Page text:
Objective medical evidence is documentation from tests including but not limited to: medical resonance imaging (MRIs), x-rays, blood tests and other chemical tests, electrophysiological studies (electrocardiogram, electroencephalogram, etc.), and psychological tests. Unfortunately, not all medical conditions are detected in these various types of objective testing, which can put some disability claimants in a challenging condition. For example, someone with fibromyalgia may not be able to produce traditional objective medical evidence of their condition. For more information about fibromyalgia, see this entry: Fibromyalgia Disability Claims.

In order to improve the chances of being approved for disability insurance benefits, a claimant should make sure that their treating providers have ordered all of the necessary tests to properly diagnose their condition. Without objective documentation, the insurance company is much more likely to deny benefits. For example, a claimant with Multiple Sclerosis should undergo any applicable testing, like an MRI of the brain, a spinal tap, and tests measuring electrical activity in the brain. For more information about Multiple Sclerosis, see this entry: Multiple Sclerosis Disability Claims.

Continue reading "The Importance of Objective Evidence in Your Disability Claim" »

Doing Housework Does Not Equate with the Ability to Work

August 14, 2013

For several of our clients, their insurance company has denied or terminated their short term or long term disability benefits for a strange reason: housework. Just recently we represented a client in a Unum case where Unum terminated our client's monthly disability benefit payment, in part because they claimed "[y]ou have reported a significant level of housework at home." Oftentimes, you will receive a call from your disability benefits claim specialist asking you several questions about your activities of daily living or you may be required to complete forms regarding your daily activities. On occasion, the insurance company may send a field investigator to your home to interview you about your daily activities and to observe what you are able to do over the course of the interview.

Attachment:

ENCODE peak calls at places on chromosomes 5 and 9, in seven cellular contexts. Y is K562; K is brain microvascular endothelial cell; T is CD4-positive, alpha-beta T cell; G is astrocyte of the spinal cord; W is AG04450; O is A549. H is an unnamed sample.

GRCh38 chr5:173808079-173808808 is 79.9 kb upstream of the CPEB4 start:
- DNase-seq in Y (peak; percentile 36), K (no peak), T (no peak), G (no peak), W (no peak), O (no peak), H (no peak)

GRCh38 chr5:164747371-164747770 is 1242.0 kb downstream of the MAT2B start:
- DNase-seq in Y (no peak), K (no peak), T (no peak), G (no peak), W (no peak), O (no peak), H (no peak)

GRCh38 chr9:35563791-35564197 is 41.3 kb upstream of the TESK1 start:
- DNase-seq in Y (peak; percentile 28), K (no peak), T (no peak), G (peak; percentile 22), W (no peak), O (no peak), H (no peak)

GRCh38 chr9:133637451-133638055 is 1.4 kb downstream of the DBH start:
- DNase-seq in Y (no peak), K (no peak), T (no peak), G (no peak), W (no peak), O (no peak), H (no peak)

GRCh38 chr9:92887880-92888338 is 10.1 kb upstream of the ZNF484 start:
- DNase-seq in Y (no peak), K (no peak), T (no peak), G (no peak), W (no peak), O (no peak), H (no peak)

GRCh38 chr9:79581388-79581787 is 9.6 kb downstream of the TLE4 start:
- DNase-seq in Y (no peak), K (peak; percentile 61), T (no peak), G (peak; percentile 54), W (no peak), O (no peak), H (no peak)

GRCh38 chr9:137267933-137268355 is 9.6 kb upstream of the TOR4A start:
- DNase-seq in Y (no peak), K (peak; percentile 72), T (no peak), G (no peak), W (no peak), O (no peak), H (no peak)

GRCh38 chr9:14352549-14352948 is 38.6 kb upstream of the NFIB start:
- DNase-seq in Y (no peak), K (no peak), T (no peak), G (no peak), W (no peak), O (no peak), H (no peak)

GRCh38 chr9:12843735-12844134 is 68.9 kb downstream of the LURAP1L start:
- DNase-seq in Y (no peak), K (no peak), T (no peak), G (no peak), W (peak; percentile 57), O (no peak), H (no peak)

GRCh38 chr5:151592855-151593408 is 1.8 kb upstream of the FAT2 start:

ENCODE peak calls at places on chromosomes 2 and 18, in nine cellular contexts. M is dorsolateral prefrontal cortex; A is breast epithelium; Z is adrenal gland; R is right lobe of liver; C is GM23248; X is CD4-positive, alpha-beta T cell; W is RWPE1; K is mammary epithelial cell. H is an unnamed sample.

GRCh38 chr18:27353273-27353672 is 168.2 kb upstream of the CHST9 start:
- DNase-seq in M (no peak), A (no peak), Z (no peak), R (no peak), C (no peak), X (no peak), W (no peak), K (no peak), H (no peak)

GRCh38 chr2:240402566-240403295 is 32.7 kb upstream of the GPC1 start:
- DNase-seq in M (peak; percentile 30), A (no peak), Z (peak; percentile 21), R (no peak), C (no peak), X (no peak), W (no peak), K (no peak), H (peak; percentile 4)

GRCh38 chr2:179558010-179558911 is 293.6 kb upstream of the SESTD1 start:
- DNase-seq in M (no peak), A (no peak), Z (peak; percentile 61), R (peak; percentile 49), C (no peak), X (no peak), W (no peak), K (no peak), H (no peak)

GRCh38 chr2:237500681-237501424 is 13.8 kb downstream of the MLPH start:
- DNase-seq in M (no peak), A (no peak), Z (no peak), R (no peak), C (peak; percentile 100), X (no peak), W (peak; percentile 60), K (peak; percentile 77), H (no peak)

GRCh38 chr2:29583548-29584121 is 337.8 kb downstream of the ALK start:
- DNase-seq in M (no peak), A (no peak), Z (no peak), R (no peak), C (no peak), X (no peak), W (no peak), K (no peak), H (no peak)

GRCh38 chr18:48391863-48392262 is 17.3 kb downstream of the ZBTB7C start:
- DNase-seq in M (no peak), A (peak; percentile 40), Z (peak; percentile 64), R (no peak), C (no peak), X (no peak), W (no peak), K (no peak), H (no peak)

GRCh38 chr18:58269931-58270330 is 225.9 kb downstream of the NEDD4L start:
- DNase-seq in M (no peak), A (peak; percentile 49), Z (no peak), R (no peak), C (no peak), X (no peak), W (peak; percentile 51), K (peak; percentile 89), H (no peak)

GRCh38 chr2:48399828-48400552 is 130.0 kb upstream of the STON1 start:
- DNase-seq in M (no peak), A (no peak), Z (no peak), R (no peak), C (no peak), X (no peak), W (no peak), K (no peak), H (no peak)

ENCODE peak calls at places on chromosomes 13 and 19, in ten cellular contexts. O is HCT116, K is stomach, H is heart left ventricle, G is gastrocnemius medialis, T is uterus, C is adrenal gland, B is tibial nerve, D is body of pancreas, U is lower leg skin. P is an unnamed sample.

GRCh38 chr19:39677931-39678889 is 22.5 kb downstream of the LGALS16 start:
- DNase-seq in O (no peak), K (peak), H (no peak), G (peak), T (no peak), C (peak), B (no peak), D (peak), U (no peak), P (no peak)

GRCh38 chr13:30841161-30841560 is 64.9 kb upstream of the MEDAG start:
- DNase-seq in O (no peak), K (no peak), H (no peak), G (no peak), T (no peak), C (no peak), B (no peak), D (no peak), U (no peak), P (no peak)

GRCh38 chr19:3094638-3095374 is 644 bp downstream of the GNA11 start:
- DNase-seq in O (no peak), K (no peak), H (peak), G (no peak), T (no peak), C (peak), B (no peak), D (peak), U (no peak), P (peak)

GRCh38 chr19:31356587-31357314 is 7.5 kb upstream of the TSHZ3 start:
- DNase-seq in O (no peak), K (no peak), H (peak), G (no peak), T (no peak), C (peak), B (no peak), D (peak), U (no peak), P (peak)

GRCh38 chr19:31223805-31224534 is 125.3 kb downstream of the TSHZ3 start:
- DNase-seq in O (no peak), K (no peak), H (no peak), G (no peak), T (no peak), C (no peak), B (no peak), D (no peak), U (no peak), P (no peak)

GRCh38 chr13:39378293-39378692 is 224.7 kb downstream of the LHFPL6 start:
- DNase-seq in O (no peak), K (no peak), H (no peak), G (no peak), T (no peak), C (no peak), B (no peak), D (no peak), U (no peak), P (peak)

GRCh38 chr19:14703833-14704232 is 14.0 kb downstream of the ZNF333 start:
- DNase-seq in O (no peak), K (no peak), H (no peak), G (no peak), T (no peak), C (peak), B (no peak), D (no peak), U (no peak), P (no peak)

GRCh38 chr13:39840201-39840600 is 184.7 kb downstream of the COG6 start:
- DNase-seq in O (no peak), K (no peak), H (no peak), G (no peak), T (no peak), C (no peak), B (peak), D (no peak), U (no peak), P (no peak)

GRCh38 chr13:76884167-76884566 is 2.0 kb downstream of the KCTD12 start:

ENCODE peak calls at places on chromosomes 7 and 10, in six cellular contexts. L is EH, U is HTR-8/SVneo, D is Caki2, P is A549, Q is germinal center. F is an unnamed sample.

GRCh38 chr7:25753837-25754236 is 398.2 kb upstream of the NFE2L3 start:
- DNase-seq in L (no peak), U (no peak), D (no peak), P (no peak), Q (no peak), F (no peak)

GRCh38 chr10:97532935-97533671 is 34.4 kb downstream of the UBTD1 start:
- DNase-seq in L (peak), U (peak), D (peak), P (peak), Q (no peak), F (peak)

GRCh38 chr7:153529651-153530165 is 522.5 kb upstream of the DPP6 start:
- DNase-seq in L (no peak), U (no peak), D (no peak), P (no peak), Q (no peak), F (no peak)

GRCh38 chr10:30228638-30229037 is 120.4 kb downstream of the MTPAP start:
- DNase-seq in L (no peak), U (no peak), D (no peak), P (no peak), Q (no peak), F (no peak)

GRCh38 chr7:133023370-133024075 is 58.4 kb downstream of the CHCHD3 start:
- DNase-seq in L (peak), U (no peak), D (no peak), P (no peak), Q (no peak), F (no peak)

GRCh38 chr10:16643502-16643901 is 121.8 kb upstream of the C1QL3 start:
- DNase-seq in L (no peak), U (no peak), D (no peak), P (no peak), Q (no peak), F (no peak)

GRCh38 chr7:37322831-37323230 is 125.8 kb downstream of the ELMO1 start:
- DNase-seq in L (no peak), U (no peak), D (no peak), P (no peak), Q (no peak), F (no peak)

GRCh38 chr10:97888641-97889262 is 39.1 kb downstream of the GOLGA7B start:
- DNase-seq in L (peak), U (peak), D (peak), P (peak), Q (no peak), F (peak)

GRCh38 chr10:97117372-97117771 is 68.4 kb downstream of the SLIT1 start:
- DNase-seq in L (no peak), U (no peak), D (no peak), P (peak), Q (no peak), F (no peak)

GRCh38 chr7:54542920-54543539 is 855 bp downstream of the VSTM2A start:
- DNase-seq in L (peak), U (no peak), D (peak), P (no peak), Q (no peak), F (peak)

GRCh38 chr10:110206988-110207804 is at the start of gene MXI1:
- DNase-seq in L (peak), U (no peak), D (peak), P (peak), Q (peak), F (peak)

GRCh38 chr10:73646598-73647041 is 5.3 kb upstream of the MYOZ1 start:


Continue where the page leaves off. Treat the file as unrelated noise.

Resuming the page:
Some of the insurers will take reports about housework and utilize this information to deny benefits claiming that vacuuming, doing laundry and preparing meals indicates that an individual is able to work. Several courts have rejected this as a reason for denying disability benefits. For instance in Hawkins v. First Union, 326 F.3d at 918, the Seventh Circuit specifically rejected this type of reasoning finding that as a matter of common experience an individual's ability to do some activities at home did not establish that he could do a full-time job. The court noted, for example, that "when one is working at home it is easier to interrupt one's work every few minutes if need be than to do so at the office." The court concluded that engaging in a certain amount of activity at home simply "does not prove" that a person is not disabled.

Similarly, in the case of Reddick v. Chater, 157 F.3d 715, 722 (9th Cir. 1998) the court reasoned that "[D]isability claimants should not be penalized for attempting to lead normal lives ... Many home activities are not easily transferable to . . . the more grueling environment of the workplace, where it might be impossible to periodically rest or take medication.' . . . Only if the level of activity were inconsistent with the Claimant's stated limitations would these activities have any bearing on Claimant's credibility." Further, as stated by the court in Lewis v. Callahan, 125 F.3d 1436, 1441 (11th Cir. 1997), participation in everyday activities of short duration, such as housework or fishing" does not disqualify a claimant from disability and does not establish that a claimant can perform sedentary work. Lastly in Gentle v. Barnhart, 430 F.3d 865, 867 (7th 2005), the judge found that equating household work to work in the labor market is not appropriate.

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If your monthly disability benefits have been denied or terminated because you reported doing housework, chores or lawn care, please contact the O'Ryan Law Firm for a free consultation. Some level of activity at home is appropriate even if you are disabled. Don't let the insurance company defeat you just because you are able to vacuum or fix dinner. You can reach us at www.oryanlawfirm.com or toll free at (855) 778-5055.

Can I obtain Punitive Damages for My Denied Disability Claim?

May 29, 2013